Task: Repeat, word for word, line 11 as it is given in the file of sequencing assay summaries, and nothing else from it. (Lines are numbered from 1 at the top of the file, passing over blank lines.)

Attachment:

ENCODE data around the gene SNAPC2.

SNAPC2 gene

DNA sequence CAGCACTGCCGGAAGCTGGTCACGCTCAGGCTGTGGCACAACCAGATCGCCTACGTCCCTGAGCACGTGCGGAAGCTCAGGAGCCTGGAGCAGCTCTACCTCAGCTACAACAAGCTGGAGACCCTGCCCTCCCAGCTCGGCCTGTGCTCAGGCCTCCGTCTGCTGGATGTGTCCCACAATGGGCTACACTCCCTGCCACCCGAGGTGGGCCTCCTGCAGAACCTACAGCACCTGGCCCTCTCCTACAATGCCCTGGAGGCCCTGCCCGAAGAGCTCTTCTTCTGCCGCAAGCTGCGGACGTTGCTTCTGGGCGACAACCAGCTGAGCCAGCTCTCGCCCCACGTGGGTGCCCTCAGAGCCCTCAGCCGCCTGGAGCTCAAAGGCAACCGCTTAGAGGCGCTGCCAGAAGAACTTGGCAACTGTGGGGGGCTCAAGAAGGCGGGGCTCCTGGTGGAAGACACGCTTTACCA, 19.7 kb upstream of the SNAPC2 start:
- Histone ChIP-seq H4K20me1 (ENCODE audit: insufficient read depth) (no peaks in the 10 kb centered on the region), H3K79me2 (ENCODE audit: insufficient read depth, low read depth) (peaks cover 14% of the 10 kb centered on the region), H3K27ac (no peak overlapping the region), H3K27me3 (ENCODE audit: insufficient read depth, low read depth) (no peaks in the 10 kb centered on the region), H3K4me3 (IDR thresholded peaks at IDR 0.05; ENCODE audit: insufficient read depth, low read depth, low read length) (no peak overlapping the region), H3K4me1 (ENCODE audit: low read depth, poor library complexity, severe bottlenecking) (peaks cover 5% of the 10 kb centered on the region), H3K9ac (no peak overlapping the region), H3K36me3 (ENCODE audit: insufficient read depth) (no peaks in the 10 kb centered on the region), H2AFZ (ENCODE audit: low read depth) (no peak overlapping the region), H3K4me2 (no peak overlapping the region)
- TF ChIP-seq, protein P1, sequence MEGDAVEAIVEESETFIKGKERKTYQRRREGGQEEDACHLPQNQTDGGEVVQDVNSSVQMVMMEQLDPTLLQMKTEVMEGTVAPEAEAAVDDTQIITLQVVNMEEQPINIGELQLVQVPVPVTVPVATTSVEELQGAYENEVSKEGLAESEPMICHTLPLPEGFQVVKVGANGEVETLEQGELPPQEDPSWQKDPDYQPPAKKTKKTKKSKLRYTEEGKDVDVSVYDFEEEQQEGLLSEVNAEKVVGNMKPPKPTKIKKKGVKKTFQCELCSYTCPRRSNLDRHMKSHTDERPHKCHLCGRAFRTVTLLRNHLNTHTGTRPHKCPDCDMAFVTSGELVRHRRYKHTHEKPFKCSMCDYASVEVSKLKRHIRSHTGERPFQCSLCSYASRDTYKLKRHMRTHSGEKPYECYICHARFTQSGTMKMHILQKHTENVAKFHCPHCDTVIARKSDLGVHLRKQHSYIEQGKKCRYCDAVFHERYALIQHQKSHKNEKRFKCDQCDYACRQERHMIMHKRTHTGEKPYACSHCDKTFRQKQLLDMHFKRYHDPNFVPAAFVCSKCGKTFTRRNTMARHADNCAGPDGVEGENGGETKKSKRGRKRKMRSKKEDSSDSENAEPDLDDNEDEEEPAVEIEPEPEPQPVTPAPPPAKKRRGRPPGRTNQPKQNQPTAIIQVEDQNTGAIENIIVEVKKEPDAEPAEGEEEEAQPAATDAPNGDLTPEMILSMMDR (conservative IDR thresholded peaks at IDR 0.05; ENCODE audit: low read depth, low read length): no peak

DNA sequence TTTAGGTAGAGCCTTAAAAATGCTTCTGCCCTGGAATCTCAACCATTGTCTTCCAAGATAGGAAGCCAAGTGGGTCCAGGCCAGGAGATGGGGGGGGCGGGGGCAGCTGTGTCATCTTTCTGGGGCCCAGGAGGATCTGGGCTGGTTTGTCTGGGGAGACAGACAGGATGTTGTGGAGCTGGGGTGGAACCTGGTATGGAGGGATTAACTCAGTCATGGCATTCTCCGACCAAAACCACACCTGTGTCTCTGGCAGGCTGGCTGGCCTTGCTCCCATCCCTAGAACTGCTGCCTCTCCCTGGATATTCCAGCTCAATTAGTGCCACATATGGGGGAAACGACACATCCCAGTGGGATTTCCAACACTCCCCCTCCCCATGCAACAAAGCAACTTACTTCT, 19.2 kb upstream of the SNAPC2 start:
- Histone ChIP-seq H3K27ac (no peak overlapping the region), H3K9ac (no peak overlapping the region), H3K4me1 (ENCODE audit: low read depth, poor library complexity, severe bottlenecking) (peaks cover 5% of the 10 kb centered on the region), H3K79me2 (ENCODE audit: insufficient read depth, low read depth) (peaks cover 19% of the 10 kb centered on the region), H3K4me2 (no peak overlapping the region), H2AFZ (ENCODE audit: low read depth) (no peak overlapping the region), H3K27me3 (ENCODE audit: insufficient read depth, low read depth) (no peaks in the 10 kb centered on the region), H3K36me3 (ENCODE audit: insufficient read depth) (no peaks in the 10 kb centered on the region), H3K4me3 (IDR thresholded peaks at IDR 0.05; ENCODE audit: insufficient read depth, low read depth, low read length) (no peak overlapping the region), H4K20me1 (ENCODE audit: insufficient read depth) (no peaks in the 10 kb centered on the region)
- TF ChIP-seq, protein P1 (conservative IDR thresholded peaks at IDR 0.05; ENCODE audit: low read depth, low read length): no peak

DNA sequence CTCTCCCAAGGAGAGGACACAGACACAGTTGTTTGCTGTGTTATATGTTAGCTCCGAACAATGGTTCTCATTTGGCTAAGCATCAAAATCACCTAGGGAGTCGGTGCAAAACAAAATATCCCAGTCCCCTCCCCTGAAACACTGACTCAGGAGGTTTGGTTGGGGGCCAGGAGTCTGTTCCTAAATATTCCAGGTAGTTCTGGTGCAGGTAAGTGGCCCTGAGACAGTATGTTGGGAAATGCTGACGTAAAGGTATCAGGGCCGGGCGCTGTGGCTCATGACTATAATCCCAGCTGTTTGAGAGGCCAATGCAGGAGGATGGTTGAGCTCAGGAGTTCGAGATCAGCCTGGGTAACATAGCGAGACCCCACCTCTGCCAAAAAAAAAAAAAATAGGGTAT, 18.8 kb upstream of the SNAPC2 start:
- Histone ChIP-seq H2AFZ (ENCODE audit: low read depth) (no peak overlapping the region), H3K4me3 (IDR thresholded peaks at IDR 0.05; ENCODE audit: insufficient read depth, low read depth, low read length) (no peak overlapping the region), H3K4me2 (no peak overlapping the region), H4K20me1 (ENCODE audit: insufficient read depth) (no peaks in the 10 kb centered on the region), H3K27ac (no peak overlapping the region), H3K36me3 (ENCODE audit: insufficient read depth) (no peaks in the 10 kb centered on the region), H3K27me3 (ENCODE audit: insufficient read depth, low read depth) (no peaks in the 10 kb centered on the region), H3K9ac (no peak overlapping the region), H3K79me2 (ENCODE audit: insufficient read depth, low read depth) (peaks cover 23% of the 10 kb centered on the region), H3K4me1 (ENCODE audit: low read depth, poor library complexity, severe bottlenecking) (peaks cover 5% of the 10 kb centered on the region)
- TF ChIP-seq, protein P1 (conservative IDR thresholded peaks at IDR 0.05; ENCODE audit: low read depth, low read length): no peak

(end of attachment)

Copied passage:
- TF ChIP-seq, protein P1 (conservative IDR thresholded peaks at IDR 0.05; ENCODE audit: low read depth, low read length): no peak